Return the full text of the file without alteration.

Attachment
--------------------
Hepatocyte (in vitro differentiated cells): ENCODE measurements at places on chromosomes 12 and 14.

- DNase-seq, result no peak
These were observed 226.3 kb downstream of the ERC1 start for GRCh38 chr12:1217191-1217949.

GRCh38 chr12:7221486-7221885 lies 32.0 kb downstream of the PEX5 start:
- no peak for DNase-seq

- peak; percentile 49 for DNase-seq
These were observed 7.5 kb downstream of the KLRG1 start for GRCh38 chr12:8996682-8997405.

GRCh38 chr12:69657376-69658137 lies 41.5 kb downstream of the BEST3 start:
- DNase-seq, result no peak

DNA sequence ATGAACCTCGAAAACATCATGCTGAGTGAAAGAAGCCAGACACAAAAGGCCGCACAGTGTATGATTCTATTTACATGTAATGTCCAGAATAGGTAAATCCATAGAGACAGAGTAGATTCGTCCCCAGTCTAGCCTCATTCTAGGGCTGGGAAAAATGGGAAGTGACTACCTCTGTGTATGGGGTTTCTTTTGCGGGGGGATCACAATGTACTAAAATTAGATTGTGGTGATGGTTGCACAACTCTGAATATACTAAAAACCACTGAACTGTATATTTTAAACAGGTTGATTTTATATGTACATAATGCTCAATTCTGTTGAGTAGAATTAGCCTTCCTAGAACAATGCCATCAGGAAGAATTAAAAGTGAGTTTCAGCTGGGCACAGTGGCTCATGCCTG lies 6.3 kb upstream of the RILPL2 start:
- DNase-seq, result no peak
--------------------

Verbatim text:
Hepatocyte (in vitro differentiated cells): ENCODE measurements at places on chromosomes 12 and 14.

- DNase-seq, result no peak
These were observed 226.3 kb downstream of the ERC1 start for GRCh38 chr12:1217191-1217949.

GRCh38 chr12:7221486-7221885 lies 32.0 kb downstream of the PEX5 start:
- no peak for DNase-seq

- peak; percentile 49 for DNase-seq
These were observed 7.5 kb downstream of the KLRG1 start for GRCh38 chr12:8996682-8997405.

GRCh38 chr12:69657376-69658137 lies 41.5 kb downstream of the BEST3 start:
- DNase-seq, result no peak

DNA sequence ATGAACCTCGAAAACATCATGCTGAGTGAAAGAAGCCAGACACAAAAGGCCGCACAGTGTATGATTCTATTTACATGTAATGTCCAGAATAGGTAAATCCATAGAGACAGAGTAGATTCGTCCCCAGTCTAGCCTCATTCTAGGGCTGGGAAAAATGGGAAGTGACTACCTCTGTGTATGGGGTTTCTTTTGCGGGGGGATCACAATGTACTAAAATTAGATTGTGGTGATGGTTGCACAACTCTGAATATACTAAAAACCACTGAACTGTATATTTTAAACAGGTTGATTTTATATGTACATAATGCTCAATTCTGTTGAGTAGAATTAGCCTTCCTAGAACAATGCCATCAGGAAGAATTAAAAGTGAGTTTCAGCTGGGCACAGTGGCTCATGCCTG lies 6.3 kb upstream of the RILPL2 start:
- DNase-seq, result no peak